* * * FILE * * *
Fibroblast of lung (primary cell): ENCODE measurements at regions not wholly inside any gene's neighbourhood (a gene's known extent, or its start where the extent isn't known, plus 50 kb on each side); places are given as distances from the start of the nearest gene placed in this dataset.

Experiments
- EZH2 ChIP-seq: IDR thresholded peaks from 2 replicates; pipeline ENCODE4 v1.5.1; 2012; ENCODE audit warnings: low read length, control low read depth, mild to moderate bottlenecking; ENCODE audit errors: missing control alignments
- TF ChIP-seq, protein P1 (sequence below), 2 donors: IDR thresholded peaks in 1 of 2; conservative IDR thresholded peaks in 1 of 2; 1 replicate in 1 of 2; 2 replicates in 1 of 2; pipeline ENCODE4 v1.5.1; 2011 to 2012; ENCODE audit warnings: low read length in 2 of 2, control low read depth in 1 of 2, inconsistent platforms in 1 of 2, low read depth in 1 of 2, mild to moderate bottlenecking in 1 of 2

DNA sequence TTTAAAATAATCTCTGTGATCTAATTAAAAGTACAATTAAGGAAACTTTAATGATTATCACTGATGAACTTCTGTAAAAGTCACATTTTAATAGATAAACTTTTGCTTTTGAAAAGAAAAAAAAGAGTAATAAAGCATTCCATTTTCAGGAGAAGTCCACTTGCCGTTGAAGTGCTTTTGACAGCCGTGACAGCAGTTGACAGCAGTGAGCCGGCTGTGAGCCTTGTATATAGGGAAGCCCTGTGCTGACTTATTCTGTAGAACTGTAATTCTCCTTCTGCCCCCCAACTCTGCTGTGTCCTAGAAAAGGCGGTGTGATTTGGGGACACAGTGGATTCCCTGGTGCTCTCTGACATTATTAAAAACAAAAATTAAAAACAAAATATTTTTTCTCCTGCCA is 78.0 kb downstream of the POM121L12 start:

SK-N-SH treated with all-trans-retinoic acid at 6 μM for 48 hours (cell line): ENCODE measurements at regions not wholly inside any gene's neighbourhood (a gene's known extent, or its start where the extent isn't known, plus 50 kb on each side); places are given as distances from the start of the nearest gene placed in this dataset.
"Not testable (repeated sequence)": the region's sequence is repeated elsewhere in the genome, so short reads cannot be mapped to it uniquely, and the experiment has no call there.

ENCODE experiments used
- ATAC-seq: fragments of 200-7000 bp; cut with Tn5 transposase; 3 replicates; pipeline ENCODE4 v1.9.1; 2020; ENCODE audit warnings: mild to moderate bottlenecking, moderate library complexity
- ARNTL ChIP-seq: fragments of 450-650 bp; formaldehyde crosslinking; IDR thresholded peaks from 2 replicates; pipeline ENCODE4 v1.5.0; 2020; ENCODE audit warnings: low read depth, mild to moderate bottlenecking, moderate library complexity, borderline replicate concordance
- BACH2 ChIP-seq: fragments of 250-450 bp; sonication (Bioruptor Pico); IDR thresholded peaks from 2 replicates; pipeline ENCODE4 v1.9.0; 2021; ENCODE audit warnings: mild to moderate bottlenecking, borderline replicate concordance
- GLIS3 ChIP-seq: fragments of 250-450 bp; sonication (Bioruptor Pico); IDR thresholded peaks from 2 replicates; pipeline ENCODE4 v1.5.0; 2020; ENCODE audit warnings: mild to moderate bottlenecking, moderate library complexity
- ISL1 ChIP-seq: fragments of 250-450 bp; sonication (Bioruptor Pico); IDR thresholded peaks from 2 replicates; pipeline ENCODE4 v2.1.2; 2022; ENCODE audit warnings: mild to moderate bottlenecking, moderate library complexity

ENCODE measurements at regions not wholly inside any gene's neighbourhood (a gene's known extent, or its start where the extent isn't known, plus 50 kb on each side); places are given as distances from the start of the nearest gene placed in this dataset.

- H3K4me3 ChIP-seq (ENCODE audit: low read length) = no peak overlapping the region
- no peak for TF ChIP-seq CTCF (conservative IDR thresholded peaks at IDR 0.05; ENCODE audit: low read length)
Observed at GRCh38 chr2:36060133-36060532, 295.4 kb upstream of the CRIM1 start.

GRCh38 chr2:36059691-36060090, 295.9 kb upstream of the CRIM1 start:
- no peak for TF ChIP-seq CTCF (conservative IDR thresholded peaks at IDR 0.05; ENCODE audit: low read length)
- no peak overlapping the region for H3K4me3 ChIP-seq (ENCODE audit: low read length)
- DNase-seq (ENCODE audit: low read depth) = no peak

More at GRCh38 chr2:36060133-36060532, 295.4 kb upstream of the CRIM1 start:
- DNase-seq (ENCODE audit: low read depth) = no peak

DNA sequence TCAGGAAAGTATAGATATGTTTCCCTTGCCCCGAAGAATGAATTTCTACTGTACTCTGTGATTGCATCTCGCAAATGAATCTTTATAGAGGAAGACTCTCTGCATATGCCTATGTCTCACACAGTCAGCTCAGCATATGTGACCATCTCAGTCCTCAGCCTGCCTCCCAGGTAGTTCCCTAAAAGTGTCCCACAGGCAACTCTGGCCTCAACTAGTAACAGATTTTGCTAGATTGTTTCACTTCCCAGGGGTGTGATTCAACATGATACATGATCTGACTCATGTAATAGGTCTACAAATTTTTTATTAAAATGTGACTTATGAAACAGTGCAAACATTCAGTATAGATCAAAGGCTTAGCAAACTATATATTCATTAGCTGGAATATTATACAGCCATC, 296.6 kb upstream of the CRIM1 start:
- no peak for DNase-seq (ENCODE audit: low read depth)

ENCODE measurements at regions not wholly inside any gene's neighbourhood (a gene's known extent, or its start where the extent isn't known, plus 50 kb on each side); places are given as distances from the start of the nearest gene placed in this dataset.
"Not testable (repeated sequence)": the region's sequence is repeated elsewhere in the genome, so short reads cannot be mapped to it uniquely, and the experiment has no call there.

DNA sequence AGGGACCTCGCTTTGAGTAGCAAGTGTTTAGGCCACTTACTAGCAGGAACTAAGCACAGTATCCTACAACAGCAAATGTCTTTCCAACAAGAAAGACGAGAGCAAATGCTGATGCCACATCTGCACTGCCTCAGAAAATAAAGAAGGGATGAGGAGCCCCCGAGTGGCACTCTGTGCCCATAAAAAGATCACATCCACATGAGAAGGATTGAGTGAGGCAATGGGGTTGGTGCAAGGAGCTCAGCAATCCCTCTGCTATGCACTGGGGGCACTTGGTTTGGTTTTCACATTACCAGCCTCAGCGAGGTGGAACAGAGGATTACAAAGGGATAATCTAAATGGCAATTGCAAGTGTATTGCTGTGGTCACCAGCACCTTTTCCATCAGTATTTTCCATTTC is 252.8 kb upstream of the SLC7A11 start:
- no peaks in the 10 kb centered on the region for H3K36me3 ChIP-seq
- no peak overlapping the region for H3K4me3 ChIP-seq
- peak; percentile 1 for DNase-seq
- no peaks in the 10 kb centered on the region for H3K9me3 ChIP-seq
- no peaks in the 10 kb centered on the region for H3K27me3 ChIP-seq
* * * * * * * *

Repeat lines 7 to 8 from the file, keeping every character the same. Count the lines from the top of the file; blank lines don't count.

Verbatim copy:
"Not testable (repeated sequence)": the region's sequence is repeated elsewhere in the genome, so short reads cannot be mapped to it uniquely, and the experiment has no call there.

ENCODE experiments used